While science has never been an area of interest for me, living with two roommates that both study biology, chemistry, biotechnology and a wide assortment of other scientific fields has triggered my curiosity and lust for knowledge. That said, I have been spending a lot of time reading scientific journals, researching everything from evolution to genetics and more. While scanning older articles I came across one about werewolves, which I admit, caught me off guard. The article claimed that Charles Darwin killed the belief in werewolves. A good theory? Maybe.
You see, for much of recorded history, people have feared werewolves. History books are full of reported cases of “real” werewolfism, werewolf trials, countless legends, folktales and more. These creatures were once thought to be very real, hiding amongst normal people, waiting for their chance to attack the innocent. But Brian Regal, assistant professor for history of science, technology, and medicine at Kean University in Union, New Jersey, USA, argues that the publication of Charles Darwin’s On the Origin of Species in 1859 changed people’s focus from wolf-men to a different kind of monster – ape-men such as the Yeti, Bigfoot and Sasquatch.
Regal presented his thesis a few years back at the annual meeting of the British Society for the History of Science in Leicester, UK. He used period artwork to chart the ‘evolution’ of the werewolf into Bigfoot.
From the late 19th century onwards, stories of werewolf encounters tailed away significantly, says Regal. “The spread of the idea of evolution helped kill off the werewolf because a canid-human hybrid makes no sense from an evolutionary point of view,” he says. “The ape-human hybrid, however, is not only evolutionarily acceptable, it is the basis of human evolution.”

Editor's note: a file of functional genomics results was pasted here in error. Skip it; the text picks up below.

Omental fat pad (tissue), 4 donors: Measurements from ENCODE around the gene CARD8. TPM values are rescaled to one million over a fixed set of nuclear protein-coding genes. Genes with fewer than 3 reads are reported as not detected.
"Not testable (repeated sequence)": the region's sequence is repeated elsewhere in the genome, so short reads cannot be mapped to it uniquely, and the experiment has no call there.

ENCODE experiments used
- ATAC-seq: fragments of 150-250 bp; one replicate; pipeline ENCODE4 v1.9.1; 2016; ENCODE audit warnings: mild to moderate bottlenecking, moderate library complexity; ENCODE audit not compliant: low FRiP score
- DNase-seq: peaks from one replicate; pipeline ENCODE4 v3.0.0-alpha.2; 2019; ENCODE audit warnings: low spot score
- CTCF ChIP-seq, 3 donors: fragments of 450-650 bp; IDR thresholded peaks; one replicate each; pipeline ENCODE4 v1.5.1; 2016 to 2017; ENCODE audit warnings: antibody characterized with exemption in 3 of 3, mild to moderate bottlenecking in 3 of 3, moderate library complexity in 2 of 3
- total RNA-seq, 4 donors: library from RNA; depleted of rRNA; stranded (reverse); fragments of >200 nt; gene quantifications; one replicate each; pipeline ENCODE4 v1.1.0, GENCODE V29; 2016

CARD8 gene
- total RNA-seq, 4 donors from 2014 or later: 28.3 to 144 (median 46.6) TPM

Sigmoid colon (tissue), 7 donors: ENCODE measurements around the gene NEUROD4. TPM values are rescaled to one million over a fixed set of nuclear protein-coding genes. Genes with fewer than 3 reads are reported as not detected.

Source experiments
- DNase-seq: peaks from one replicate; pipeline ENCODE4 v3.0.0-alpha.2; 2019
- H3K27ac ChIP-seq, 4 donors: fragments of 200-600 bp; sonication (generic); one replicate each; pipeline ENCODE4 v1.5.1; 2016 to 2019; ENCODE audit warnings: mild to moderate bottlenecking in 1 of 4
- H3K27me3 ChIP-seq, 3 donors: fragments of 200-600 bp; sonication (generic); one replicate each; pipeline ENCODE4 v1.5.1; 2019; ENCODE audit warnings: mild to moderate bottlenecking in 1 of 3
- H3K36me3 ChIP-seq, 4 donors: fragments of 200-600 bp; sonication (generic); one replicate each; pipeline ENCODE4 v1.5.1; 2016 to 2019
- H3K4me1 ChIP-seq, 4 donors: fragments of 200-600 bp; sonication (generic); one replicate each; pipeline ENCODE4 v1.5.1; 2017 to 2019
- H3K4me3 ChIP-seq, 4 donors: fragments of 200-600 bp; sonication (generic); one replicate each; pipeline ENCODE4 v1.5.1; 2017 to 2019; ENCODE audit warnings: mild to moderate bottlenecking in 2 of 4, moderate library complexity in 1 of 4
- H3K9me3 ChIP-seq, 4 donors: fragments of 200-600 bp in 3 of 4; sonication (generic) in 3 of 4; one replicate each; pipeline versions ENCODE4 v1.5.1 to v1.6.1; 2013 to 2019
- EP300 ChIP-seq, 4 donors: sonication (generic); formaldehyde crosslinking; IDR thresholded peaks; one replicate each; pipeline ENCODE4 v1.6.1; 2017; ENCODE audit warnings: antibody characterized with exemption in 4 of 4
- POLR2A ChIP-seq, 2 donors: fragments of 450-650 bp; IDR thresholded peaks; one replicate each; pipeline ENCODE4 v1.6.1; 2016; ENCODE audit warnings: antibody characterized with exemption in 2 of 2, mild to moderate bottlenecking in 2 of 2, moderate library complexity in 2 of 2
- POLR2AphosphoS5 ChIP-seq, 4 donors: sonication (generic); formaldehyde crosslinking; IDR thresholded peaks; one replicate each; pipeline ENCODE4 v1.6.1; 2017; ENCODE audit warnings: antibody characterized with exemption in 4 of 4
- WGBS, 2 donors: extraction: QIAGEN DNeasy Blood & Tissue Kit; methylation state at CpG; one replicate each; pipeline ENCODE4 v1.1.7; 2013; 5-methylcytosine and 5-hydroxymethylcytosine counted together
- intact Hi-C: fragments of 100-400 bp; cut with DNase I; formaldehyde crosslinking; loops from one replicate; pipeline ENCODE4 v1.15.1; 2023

Regal later wrote a book about the topic titled Searching for Sasquatch: Crackpots, Eggheads, and Cryptozoology.
What do you guys think? Did Darwin really destroy the belief in werewolves? It is true that many search for the legendary Bigfoot, but at the same time, there are also those that continue to look for werewolves.
Personally, I don’t feel that it was Darwin alone. The belief in werewolves and other supernatural beings such as vampires came from a lack of knowledge. Hundreds of years ago people didn’t have the scientific and medical knowledge to explain many common illnesses and diseases, so they blamed in on the supernatural. That’s how many folktales were born, from a lack of information. Did Darwinian theory play a role in changing beliefs? Possibly, but he didn’t do it on his own.